Cubs’ 1st Rd pick Ryan Harvey & the 2003 MLB Draft

By bullpenbrian - March 12, 2013 - 9:15 am 2 comments.

Ryan Harvey

Who can forget the Cubs’ first round draft pick in 2003–Ryan Harvey.

Jim Hendry used the 6th overall pick to draft the Florida high school outfielder with a shotgun arm and raw plate power. Unfortunately, Harvey wasn’t able to showcase those talents in the big leagues. He never made it past Double-A with Chicago.

His best minor league season came in 2005 with low-level Single-A Peoria where he hit 24 HRs, 30 doubles and drove in 100 runs in 117 games.

Harvey spent the following season at high-level Single-A Daytona hitting 20 HRs, 25 doubles and driving in 84 runs in 122 games.

But despite Harvey’s ever present power, improving his batting average and on-base percentage proved to be a continuous struggle.

Strikeouts, in particular, plagued Harvey throughout his minor league journey–most notably 137 Ks in 2005 and 125 Ks in 2006.

His on-base percentage, not surprisingly, hovered around .300, and eventually slipped into the low 200s at Double-A.

By 2009 Harvey was out of the Cubs’ system, leaving another black eye on Hendry’s draft selections. Granted, the former GM did select Tim Lincecum in 2003, but more on that choice and the rest of the Cubs’ picks later.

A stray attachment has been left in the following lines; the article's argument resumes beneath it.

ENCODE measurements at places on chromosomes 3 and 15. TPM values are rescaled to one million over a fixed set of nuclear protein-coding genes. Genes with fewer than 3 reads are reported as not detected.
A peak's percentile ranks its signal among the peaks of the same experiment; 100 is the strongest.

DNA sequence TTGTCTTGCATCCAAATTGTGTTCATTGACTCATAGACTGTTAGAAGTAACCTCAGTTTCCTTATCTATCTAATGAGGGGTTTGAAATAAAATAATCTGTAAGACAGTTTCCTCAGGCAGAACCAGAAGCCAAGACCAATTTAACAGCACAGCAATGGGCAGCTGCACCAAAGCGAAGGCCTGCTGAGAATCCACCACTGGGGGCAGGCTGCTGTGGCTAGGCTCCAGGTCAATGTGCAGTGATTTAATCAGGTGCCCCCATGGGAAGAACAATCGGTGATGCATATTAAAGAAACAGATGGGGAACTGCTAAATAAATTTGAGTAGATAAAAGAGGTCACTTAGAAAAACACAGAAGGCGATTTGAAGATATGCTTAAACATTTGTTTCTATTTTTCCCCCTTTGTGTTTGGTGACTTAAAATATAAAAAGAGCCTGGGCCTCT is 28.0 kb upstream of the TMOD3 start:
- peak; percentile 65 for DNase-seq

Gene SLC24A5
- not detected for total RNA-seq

Hind sight being 20-20, Hendry missed big-time on some awfully good players who came out of the 2003 draft.

{1st Overall: Delmon Young (Tampa Bay), 2nd Overall: Rickie Weeks (Milwaukee), 3rd Overall: Kyle Seeth (Detroit), 4th Overall: Tim Stauffer (San Diego) and 5th Overall: Chris Lubanski (Kansas City) were taken prior to Harvey.}

Below lists first round picks taken after Harvey, which is comprised mostly of players who have gone on to have quality big league careers, or at the very least, reached the major leagues.

-7th Overall: Nick Markakis (Baltimore)
-8th Overall: Paul Maholm (Pittsburgh)
*Went (9-6, 3.74) in 21 stats with the Cubs last year.

-9th Overall: John Danks (Texas)
-10th Overall: Ian Stewart (Colorado)
*I’m including Stewart because he’s a current Cub.

-13th Overall: Aaron Hill (Toronto)
-17th Overall: David Murphy (Boston)
-18th Overall: Brad Snyder (Cleveland)
*The Cubs later claimed him on waivers in 2009 where he hit .308, 25 HRs and drove in 106 runs with Triple-A Iowa. He played sparingly for Chicago the following two seasons appearing in 20 games total.